Incidentally the car never missed a beat and the fuel consumption was nothing short of outstanding as I was getting the best part of 30 miles per gallon and no, I was NOT doing 55 miles per hour. Driving out to Malibu was probably the highlight of the trip, no wonder filmstars who can afford it live out there, it really is very beautiful indeed in a relatively low-key, subdued way, a far cry from the gin palaces and guard dogs of Beverly Hills. We loved it. Of course Southern California is THE sportscar capital of the World so just about every person we bumped into either owned a Porsche or knew someone who had one at some time or another. The conversation did tend to revolve around cars I must admit. Everybody wanted to find out about all the changes, some of them expressing concern that maybe the Carrera had gone soft. They obviously have not been driving it! More comfortable for sure. There is, for instance room for two sets of golf clubs once the rear seats are folded down and there is still masses of room left up front in the boot/truck for several soft bags or a proper suitcase. I don't consider that going soft, I would call it sensible. After all Silicon Valley and popstars apart there aren't that many young people ready to fork out 65 thousand dollars for a new car so the chances are that those who end up writing out a cheque for over sixty big ones will be somewhat older who will probably appreciate that they can still drive a great sportscar and have their clubs in the car.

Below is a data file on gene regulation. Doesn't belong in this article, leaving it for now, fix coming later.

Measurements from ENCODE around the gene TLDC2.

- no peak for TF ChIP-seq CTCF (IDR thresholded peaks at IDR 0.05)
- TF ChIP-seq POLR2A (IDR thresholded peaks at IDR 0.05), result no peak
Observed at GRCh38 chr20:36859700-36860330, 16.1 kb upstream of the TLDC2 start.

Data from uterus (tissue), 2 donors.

As luck would have it I was able to keep the cars for a few more days which enabled me to use it as everyday transport in and out of San Francisco. Whilst it may not matter in many other cities in this great town a lot of people have got seriously rich by repairing clutches. I cannot imagine that there can be anybody reading this who had not seen Bullit or The Streets of San Francisco consequently saying that it is very hilly might seem superfluous but for those who have no idea-trust me- you need very good brakes going down Filmore and a very good handbrake going up Gough where there are 4 way stop signs every few yards. Without a good handbrake you would be in the repair shops every 5 thousand miles. To the Carrera's eternal credit the handbrake worked like a dream even on the steepest hills. As did the huge discbrakes downhill by the way..
So, after over 1000 miles of driving what are the lasting impressions? Well, its like saying good-bye to a new friend, a friend I will miss very much indeed. It was quick, it was quiet, it carried a lot of luggage. By the way my 88 year old Mother in Law loved it and had no problems getting in or out. The car left me with a feeling that it would be just as quick and as reliable in years to come. A feeling reinforced by the number of 356s running around Marin in near perfect condition. (I am referring to cars that were built between 1950 and 55 by the way..)
Faults? Well, it was relatively easy to select 1st instead of reverse and vice-versa and the instrumentation took a bit of getting used to. I hated the concept of the cruise control, anyone who needs that sort of thing should be driving a Toyota Camry and not a 911. As for the cup holder..well, I did discuss it with a number of people and the jury is out. Purists thought it would have been an outrage, realists thought that with a manual gearbox and the ability to cruise for hours on end it would have been quite nice to have one.
When the Porsche arrived I was full of prejudices of the kind Ferrari
owners tend to have. Now, two weeks later I have none left. The Carrera is
a truly great automobile. No ifs, no buts just a thank you.